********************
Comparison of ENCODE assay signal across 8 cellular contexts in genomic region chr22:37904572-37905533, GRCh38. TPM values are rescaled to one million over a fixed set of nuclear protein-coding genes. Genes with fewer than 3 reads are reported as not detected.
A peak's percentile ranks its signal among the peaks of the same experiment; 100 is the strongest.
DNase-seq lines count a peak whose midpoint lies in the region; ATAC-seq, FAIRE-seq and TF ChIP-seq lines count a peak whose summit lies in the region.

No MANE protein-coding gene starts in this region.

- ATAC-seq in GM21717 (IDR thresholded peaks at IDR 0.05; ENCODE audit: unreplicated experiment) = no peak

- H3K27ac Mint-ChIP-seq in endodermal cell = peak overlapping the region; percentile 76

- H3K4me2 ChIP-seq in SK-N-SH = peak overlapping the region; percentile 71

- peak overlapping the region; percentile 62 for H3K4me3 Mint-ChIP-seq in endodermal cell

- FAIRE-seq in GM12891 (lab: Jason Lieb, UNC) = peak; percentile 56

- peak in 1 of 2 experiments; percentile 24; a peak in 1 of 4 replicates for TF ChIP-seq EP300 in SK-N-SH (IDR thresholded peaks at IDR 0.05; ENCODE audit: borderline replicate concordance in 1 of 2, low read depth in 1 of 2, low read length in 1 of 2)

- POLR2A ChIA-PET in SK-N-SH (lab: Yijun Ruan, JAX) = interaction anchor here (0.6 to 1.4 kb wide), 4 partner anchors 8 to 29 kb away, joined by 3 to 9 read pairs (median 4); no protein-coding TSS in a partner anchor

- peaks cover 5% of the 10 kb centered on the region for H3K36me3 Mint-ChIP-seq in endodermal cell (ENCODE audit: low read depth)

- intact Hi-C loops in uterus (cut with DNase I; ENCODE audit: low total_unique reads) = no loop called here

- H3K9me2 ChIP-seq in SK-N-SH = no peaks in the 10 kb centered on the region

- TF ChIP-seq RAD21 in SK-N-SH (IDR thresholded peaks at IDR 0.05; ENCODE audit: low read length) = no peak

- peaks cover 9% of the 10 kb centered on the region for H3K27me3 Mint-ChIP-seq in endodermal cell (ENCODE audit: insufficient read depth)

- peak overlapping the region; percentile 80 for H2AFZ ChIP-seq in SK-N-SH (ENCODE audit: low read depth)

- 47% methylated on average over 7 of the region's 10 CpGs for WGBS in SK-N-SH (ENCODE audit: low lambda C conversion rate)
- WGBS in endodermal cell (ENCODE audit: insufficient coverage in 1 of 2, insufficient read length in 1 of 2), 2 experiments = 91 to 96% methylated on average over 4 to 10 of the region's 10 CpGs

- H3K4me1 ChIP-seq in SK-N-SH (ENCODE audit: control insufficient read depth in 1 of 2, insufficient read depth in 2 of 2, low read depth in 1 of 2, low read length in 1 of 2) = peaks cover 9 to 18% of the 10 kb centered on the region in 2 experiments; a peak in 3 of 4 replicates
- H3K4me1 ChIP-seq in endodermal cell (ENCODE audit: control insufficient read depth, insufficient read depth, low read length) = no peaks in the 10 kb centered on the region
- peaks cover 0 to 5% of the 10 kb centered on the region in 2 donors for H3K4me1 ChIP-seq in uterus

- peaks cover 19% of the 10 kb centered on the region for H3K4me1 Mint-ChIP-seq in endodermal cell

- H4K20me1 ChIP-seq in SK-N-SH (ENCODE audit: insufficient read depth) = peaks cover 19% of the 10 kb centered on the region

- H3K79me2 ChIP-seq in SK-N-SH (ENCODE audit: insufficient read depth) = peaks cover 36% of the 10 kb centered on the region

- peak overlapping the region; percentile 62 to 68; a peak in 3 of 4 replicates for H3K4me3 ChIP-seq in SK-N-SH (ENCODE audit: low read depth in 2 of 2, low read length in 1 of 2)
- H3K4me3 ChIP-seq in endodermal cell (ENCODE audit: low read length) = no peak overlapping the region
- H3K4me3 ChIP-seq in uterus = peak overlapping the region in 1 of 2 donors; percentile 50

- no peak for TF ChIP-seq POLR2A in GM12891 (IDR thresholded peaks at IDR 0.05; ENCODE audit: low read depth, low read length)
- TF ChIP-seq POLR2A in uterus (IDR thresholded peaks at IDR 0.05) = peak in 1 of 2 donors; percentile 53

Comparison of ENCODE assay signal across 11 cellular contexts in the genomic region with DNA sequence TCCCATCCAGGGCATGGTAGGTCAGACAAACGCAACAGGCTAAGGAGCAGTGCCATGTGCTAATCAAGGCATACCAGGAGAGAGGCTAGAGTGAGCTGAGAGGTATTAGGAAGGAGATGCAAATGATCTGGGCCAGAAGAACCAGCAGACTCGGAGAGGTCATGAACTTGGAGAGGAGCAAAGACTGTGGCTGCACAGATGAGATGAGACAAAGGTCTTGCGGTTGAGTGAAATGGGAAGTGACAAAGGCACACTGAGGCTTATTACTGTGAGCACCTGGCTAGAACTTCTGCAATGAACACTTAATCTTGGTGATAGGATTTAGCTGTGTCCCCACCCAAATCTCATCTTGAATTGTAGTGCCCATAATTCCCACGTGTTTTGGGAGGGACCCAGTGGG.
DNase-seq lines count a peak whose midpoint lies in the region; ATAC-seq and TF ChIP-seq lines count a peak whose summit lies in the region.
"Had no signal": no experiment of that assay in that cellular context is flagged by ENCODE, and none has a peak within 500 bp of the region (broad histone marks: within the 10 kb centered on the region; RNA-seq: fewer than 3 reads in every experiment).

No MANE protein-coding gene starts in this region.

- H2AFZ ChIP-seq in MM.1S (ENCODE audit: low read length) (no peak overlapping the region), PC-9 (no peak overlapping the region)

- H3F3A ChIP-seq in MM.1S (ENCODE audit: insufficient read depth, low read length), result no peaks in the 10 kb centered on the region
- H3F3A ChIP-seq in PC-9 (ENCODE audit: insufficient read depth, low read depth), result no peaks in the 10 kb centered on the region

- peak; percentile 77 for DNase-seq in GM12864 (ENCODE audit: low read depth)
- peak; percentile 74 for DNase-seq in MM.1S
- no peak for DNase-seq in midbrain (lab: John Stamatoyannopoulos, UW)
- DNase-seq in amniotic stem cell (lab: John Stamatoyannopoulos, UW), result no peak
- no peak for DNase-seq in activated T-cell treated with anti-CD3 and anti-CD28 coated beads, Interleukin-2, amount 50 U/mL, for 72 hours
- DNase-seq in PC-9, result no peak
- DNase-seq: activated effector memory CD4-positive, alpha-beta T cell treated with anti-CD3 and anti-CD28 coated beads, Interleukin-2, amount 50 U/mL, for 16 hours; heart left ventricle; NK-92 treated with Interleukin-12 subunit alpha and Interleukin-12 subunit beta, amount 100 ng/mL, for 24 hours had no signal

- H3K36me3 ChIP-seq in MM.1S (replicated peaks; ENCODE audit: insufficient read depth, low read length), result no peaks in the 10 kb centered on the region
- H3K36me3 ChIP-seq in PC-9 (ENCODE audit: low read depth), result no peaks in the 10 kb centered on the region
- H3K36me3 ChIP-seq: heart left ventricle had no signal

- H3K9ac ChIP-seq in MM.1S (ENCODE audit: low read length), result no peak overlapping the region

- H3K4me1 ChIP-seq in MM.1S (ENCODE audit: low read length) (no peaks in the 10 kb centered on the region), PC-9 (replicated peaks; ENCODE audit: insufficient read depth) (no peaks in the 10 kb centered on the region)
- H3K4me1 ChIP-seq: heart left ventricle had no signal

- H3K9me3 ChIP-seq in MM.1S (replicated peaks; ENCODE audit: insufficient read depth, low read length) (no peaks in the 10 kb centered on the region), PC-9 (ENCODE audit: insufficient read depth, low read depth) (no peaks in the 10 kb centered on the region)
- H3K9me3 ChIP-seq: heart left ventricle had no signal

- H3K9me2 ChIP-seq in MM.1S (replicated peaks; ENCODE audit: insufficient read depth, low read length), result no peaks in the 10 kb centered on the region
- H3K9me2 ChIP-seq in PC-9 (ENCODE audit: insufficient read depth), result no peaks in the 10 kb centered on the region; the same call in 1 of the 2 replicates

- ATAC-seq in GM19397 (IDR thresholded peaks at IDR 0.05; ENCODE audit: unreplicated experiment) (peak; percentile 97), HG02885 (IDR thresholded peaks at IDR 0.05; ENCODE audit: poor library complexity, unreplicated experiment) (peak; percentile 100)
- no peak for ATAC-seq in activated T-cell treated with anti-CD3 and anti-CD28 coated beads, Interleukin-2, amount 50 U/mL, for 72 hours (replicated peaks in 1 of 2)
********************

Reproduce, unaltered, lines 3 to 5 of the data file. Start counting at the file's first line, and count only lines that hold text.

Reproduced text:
DNase-seq lines count a peak whose midpoint lies in the region; ATAC-seq, FAIRE-seq and TF ChIP-seq lines count a peak whose summit lies in the region.

No MANE protein-coding gene starts in this region.

- ATAC-seq in GM21717 (IDR thresholded peaks at IDR 0.05; ENCODE audit: unreplicated experiment) = no peak